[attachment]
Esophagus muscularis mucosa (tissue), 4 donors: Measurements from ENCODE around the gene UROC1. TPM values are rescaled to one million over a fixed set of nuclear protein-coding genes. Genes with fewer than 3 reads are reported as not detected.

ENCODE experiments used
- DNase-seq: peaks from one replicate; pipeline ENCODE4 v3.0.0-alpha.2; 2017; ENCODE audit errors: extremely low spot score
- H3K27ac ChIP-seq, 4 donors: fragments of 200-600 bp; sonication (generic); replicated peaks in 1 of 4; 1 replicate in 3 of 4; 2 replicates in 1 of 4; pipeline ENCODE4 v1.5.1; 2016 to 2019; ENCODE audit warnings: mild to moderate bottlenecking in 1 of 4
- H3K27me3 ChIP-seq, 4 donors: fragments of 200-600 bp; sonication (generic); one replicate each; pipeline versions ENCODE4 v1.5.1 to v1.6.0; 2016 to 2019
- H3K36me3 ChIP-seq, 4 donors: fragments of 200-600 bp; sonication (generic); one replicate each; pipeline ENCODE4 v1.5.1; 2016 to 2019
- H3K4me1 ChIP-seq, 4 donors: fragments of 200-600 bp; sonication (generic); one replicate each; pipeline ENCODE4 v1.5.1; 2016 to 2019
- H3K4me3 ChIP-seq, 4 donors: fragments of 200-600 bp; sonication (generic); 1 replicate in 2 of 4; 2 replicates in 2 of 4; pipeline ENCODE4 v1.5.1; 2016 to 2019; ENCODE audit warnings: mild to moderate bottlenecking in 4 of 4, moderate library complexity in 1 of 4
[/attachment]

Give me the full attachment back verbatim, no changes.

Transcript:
Esophagus muscularis mucosa (tissue), 4 donors: Measurements from ENCODE around the gene UROC1. TPM values are rescaled to one million over a fixed set of nuclear protein-coding genes. Genes with fewer than 3 reads are reported as not detected.

ENCODE experiments used
- DNase-seq: peaks from one replicate; pipeline ENCODE4 v3.0.0-alpha.2; 2017; ENCODE audit errors: extremely low spot score
- H3K27ac ChIP-seq, 4 donors: fragments of 200-600 bp; sonication (generic); replicated peaks in 1 of 4; 1 replicate in 3 of 4; 2 replicates in 1 of 4; pipeline ENCODE4 v1.5.1; 2016 to 2019; ENCODE audit warnings: mild to moderate bottlenecking in 1 of 4
- H3K27me3 ChIP-seq, 4 donors: fragments of 200-600 bp; sonication (generic); one replicate each; pipeline versions ENCODE4 v1.5.1 to v1.6.0; 2016 to 2019
- H3K36me3 ChIP-seq, 4 donors: fragments of 200-600 bp; sonication (generic); one replicate each; pipeline ENCODE4 v1.5.1; 2016 to 2019
- H3K4me1 ChIP-seq, 4 donors: fragments of 200-600 bp; sonication (generic); one replicate each; pipeline ENCODE4 v1.5.1; 2016 to 2019
- H3K4me3 ChIP-seq, 4 donors: fragments of 200-600 bp; sonication (generic); 1 replicate in 2 of 4; 2 replicates in 2 of 4; pipeline ENCODE4 v1.5.1; 2016 to 2019; ENCODE audit warnings: mild to moderate bottlenecking in 4 of 4, moderate library complexity in 1 of 4